Tagged: Paul David Collins

Neocon Court Coup and the Politics of Disaster Revisited

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by Paul Collins ©, Sept. 25th, 2005

On September 8th, 2005, my article “Katrina and the Politics of Disaster” was published. The ink was not even dry as the article’s major contentions were vindicated. No, this does not make me or anyone else who saw things in advance prophets. The article’s accuracy can be attributed more to common sense (a scarce commodity these days) than anything else. Playing solitaire will get you better acquainted with yourself, but it will not make you a great poker player. On the other hand, watching Chris Ferguson or Phil Ivey play a few hands will give you an idea of how the game is played. The same principle applies here. Studying the cases of elite criminality and elitist tracts will give you the uncanny ability to predict the future.

Research reveals a certain method employed by bluebloods throughout history to consolidate power. A crisis is created by government action or inaction. This crisis leads to tremendous violence and social upheaval that in turn has the population screaming for a solution. The government then plays the role of savior, presenting an oppressive remedy to the problem. Society gets onto a totalitarian trajectory as the process is repeated over and over again. It worked for the Illuminist-bred Jacobins in France. It worked for the communists in Russia. It worked for Nazis in Germany. Today, it is working for the Neocons and other elitists hidden behind the Bush Administration.

In “Katrina and the Politics of Disaster,” evidence was explored that seemed to suggest that warnings were ignored and assistance was intentionally delayed, causing the Katrina situation to intensify. An atmosphere of lawlessness and anarchy arose, causing people to call for Federal intervention. We now find ourselves in the midst of phase three as the government presents the cure for our ills. Apparently, that cure is a shot of totalitarianism that involves a very long needle. On September 13th, Stewart Powell reported:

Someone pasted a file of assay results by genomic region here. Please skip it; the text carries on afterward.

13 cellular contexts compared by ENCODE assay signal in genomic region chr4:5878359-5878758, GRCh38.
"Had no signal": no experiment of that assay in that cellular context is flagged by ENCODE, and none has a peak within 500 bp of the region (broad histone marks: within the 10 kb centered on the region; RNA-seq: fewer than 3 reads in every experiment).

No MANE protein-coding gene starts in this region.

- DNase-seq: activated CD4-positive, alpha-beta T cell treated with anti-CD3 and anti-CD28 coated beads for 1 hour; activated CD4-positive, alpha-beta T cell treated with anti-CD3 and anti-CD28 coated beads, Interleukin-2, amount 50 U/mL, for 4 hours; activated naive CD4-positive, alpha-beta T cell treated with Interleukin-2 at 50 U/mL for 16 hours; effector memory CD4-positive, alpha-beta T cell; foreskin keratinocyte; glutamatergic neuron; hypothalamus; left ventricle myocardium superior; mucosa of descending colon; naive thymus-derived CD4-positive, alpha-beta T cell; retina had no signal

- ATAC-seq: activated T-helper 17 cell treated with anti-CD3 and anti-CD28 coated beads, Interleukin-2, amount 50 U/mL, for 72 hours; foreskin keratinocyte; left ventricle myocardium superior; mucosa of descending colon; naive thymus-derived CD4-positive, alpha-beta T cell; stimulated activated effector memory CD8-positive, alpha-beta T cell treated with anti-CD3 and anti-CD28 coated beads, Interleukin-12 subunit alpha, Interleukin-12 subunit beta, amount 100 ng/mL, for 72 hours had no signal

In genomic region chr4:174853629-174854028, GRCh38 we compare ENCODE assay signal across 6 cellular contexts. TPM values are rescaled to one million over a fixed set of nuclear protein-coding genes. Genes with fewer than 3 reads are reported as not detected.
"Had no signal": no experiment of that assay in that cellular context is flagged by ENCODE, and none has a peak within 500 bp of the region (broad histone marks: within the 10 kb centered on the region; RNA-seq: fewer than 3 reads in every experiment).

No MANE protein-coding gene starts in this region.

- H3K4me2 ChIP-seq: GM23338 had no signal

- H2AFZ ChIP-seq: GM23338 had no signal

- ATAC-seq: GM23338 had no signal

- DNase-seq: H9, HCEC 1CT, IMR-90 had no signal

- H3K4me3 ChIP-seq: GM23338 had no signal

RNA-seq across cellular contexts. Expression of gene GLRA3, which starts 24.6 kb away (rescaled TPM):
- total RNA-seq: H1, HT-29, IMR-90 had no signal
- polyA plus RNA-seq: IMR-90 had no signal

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Katrina and the Politics of Disaster

by Paul Collins ©, Sept. 8th, 2005

In the wake of hurricane Katrina, many within the government are ducking for cover as the blame game begins. One individual who has been targeted is Michael Brown, the director of the Federal Emergency Management Agency. The Associated Press reported the following:

The top U.S. disaster official waited hours after Hurricane Katrina struck the Gulf Coast before he proposed to his boss sending at least 1,000 Homeland Security workers into the region to support rescuers, internal documents show.

Part of the mission, according to the documents obtained by The Associated Press, was to “convey a positive image” about the government’s response for victims.

Acknowledging that such a move would take two days, Michael Brown, director of the Federal Emergency Management Agency, sought the approval from Homeland Security Secretary Michael Chertoff roughly five hours after Katrina made landfall on Aug. 29.

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Legal Land Theft and the Supreme Court

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Paul David Collins ©, Sept. 2nd, 2005

When a student is introduced to the subject of American political science, the three branches of the national government is one of the first topics explored. The student is taught that the judicial branch’s primary task is to interpret the law. It was for this purpose that the Supreme Court was created. In June of 2005, a Supreme Court ruling in Kelo versus New London, a case concerning the issue of eminent domain, drastically redefined the Court’s role in national politics. CNN’s Parija Bhatnagar reported the following concerning the Supreme Courts ruling: